Industrial Burners and Safety Systems - Part Three

CTi Combustion


Igniters provide proven ignition energy to immediately light-off the burner. They are permanently installed. Igniters are classified as follows by NFPA:

  • Class 3 special: High energy igniter (HEI) capable of directly igniting the main burner fuel. Generally consists of a spark-rod, and power pack to deliver the high voltage pulse train, and required cabling. Operation time of igniter is no longer than required to light-off burner, within maximum allowed trial-for-ignition time.
  • Class 3: Low capacity igniter applied particularly to gas and oil burners. Ignites the fuel input to the burner under prescribed light-off conditions. The range of class 3 igniters generally do not exceed 4 percent of full load burner input. Operation time of igniter is not longer than required to light-off the burner, within the maximum allowed trial-for-ignition time.
  • Class 2: Medium capability igniter applied particularly to gas and oil burners to ignite the fuel input to the burner under prescribed light-off conditions. The range of class 2 igniters generally is 4 to 10 percent of full-load burner input. Class 2 igniters may remain in operation to support ignition under low-load or adverse operating conditions. Class 2 igniters cannot be used to extend main burner turn-down range.
  • Class 1: High capacity igniter used to ignite the fuel input through the burner. Supports ignition under any burner light-off or operating conditions. Its location and capacity provide sufficient ignition energy at its associated burner to raise any credible combination of burner inputs of both fuel and air above the minimum ignition temperature. Tests are to be performed with this ignition system in service to verify that the igniter furnished meets the requirement of this class as specified in its design. Class 1 igniters can be used to extend the main burner’s turndown, where they are in service and flame if proved.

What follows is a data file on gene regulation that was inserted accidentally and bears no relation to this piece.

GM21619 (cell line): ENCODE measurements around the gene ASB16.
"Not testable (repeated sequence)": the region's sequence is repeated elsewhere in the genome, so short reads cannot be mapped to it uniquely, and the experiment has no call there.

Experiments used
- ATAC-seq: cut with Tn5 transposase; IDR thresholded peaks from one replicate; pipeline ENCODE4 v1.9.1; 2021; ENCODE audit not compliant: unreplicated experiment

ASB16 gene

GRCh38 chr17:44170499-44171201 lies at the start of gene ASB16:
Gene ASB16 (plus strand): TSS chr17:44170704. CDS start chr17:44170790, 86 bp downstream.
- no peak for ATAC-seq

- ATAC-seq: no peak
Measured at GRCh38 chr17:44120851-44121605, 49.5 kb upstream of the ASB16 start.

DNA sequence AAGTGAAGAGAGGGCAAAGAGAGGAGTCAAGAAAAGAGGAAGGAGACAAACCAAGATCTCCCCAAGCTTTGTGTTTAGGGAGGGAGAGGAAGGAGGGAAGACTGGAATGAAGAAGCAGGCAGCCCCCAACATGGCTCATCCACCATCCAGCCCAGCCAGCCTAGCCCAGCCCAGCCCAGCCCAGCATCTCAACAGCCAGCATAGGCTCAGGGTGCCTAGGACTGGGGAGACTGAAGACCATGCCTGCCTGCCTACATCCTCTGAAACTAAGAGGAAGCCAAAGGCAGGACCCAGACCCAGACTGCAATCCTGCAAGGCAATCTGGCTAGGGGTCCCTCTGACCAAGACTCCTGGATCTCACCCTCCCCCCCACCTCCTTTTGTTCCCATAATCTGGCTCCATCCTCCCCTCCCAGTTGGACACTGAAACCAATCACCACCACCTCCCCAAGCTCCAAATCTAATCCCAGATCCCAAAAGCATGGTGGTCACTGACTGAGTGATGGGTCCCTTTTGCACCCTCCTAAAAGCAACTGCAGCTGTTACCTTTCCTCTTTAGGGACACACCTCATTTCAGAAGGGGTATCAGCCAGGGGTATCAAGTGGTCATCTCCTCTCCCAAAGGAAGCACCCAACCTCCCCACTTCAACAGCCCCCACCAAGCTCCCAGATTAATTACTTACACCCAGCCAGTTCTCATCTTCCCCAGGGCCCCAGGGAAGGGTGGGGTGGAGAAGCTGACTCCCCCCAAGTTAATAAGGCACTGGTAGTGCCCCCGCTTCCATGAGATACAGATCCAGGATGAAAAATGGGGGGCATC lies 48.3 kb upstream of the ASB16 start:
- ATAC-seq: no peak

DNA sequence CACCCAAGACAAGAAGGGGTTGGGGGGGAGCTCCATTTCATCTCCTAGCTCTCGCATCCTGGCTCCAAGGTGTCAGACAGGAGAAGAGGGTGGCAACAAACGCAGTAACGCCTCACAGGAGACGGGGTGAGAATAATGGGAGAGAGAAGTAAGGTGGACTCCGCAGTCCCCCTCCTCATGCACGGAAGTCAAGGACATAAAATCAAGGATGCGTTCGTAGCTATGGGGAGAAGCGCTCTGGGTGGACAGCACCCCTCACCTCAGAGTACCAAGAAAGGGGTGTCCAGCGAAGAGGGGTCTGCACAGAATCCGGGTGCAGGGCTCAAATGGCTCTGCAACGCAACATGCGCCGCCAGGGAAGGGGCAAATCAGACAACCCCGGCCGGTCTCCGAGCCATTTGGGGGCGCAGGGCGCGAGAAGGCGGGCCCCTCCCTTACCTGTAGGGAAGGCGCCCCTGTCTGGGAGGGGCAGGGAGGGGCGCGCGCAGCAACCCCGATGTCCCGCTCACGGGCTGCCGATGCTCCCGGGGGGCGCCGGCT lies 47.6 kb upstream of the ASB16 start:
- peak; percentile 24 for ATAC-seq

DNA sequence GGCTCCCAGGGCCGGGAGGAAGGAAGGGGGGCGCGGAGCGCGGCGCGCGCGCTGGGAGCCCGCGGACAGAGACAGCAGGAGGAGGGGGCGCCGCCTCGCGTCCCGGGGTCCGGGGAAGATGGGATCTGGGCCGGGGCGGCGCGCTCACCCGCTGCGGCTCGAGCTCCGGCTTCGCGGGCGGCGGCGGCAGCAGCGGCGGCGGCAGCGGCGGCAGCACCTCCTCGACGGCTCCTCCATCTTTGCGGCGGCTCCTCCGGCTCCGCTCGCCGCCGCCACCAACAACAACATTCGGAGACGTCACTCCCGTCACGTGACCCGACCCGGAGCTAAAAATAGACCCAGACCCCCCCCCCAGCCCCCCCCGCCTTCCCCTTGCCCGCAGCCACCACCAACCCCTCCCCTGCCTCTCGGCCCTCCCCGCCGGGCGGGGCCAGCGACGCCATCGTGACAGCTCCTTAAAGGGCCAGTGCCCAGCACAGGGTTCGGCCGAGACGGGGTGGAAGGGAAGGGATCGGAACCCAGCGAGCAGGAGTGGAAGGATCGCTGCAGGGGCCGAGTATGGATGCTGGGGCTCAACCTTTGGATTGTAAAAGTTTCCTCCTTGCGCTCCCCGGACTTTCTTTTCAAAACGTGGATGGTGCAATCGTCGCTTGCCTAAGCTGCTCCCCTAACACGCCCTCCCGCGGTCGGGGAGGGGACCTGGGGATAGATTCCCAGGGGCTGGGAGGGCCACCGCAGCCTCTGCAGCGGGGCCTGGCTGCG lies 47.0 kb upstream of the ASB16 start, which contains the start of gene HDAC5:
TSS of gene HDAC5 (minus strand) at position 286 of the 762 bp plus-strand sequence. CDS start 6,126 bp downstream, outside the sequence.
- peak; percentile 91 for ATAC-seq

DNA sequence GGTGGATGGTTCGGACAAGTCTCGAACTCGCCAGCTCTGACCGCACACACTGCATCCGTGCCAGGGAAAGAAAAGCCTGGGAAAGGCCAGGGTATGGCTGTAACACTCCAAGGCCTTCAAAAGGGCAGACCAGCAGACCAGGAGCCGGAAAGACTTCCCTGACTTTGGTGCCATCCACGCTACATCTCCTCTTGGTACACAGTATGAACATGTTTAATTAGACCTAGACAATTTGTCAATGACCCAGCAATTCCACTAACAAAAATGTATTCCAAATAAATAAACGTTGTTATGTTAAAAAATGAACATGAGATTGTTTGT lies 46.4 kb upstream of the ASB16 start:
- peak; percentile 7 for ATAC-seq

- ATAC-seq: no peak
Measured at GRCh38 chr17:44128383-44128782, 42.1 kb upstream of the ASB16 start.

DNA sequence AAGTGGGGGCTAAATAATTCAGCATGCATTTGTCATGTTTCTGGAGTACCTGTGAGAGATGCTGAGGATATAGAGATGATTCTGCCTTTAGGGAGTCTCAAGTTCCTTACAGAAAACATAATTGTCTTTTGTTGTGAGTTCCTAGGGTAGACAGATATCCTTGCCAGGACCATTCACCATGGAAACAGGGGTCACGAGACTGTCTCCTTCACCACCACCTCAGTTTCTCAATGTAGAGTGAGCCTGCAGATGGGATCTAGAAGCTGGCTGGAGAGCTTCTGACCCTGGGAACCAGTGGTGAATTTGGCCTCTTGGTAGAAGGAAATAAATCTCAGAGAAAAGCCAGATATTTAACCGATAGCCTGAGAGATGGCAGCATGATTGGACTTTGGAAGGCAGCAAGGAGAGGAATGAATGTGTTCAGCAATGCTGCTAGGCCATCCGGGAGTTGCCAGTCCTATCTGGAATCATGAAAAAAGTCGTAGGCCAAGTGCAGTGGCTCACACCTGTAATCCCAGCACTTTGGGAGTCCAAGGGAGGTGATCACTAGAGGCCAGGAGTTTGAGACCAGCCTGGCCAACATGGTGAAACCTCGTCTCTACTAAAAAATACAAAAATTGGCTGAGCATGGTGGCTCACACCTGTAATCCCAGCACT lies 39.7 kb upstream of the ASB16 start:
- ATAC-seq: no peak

The Ignition subsystem must be sized and arranged to ignite the main burner input within the limitation of the igniter classification. Many factors affect the classification and subsystem of igniters, including the characteristics of the main fuel, the furnace and burner design, and the igniter capacity and location relative to the main fuel burner.

Burner configuration is dependent on boiler furnace design and configuration. Some burner configurations in multi-burner boilers are:
  • Front fired. Burners are located in only one of the furnace walls, nominally the front of the boiler. Variations in arrangements of front-fired applications can include a single row of burners at one level, to multi-burners per level at many levels. Four levels of three burners (3 over 4), or three levels of six burners (6 over 3), etc. would be common multi-burner configurations.
  • Opposed fired. Burners are located in two of the furnace walls, opposite each other, firing toward the center of the furnace. The same variations in burner arrangements as in frontfired may apply to opposed fired burners.
  • Tangential fired. Where burners are located in the corners of the furnace, firing tangentially into the furnace. This creates a large fireball in the center of the of the furnace area. Tangentially fired boilers have four burners per level, and variations are in the burner decks.
By law, boilers must be operated with the installation and check of a flame safeguard and instrumentation system. Boiler control is divided into two groups — the combustion control system and the burner management system.

The combustion control system regulates the furnace fuel and air inputs to maintain air-to-fuel ratio. This ratio must be within the limits required for continuous combustion and flame stability throughout the operating range.

The burner management system must be a stand-alone system dedicated to boiler safety. It assists the operator in safe starting and stopping of burners while preventing operator error. A burner management system (BMS) includes the following components.
  • Interlock system.
  • Fuel trip system.
  • Master fuel trip system.
  • Master fuel trip relay.
  • Flame monitoring and trip system.
  • Ignition subsystem.
  • Main burner subsystem. 
This blog post is excerpted from the paper titled "Flame Safeguard Controls in Multi-Burner Environments" by Willy Vandermeer and courtesy of Fireye. The entire document may be downloaded here.